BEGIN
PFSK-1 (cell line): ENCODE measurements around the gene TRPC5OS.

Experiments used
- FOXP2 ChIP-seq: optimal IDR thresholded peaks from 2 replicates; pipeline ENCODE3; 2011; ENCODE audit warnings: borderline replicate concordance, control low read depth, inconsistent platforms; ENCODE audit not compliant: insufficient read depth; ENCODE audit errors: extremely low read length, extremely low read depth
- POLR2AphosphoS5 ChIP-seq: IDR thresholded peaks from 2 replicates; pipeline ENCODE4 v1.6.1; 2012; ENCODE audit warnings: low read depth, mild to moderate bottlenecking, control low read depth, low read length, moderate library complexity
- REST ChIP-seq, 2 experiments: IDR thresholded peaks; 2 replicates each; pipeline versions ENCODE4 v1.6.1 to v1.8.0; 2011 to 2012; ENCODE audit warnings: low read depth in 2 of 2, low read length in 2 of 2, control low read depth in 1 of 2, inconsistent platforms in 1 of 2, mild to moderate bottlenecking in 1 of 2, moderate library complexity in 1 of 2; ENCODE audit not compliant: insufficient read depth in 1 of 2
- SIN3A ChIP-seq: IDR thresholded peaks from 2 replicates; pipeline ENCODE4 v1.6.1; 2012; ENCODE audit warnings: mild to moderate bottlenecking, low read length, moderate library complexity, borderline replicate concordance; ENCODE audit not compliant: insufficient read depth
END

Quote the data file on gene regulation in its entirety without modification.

PFSK-1 (cell line): ENCODE measurements around the gene TRPC5OS.

Experiments used
- FOXP2 ChIP-seq: optimal IDR thresholded peaks from 2 replicates; pipeline ENCODE3; 2011; ENCODE audit warnings: borderline replicate concordance, control low read depth, inconsistent platforms; ENCODE audit not compliant: insufficient read depth; ENCODE audit errors: extremely low read length, extremely low read depth
- POLR2AphosphoS5 ChIP-seq: IDR thresholded peaks from 2 replicates; pipeline ENCODE4 v1.6.1; 2012; ENCODE audit warnings: low read depth, mild to moderate bottlenecking, control low read depth, low read length, moderate library complexity
- REST ChIP-seq, 2 experiments: IDR thresholded peaks; 2 replicates each; pipeline versions ENCODE4 v1.6.1 to v1.8.0; 2011 to 2012; ENCODE audit warnings: low read depth in 2 of 2, low read length in 2 of 2, control low read depth in 1 of 2, inconsistent platforms in 1 of 2, mild to moderate bottlenecking in 1 of 2, moderate library complexity in 1 of 2; ENCODE audit not compliant: insufficient read depth in 1 of 2
- SIN3A ChIP-seq: IDR thresholded peaks from 2 replicates; pipeline ENCODE4 v1.6.1; 2012; ENCODE audit warnings: mild to moderate bottlenecking, low read length, moderate library complexity, borderline replicate concordance; ENCODE audit not compliant: insufficient read depth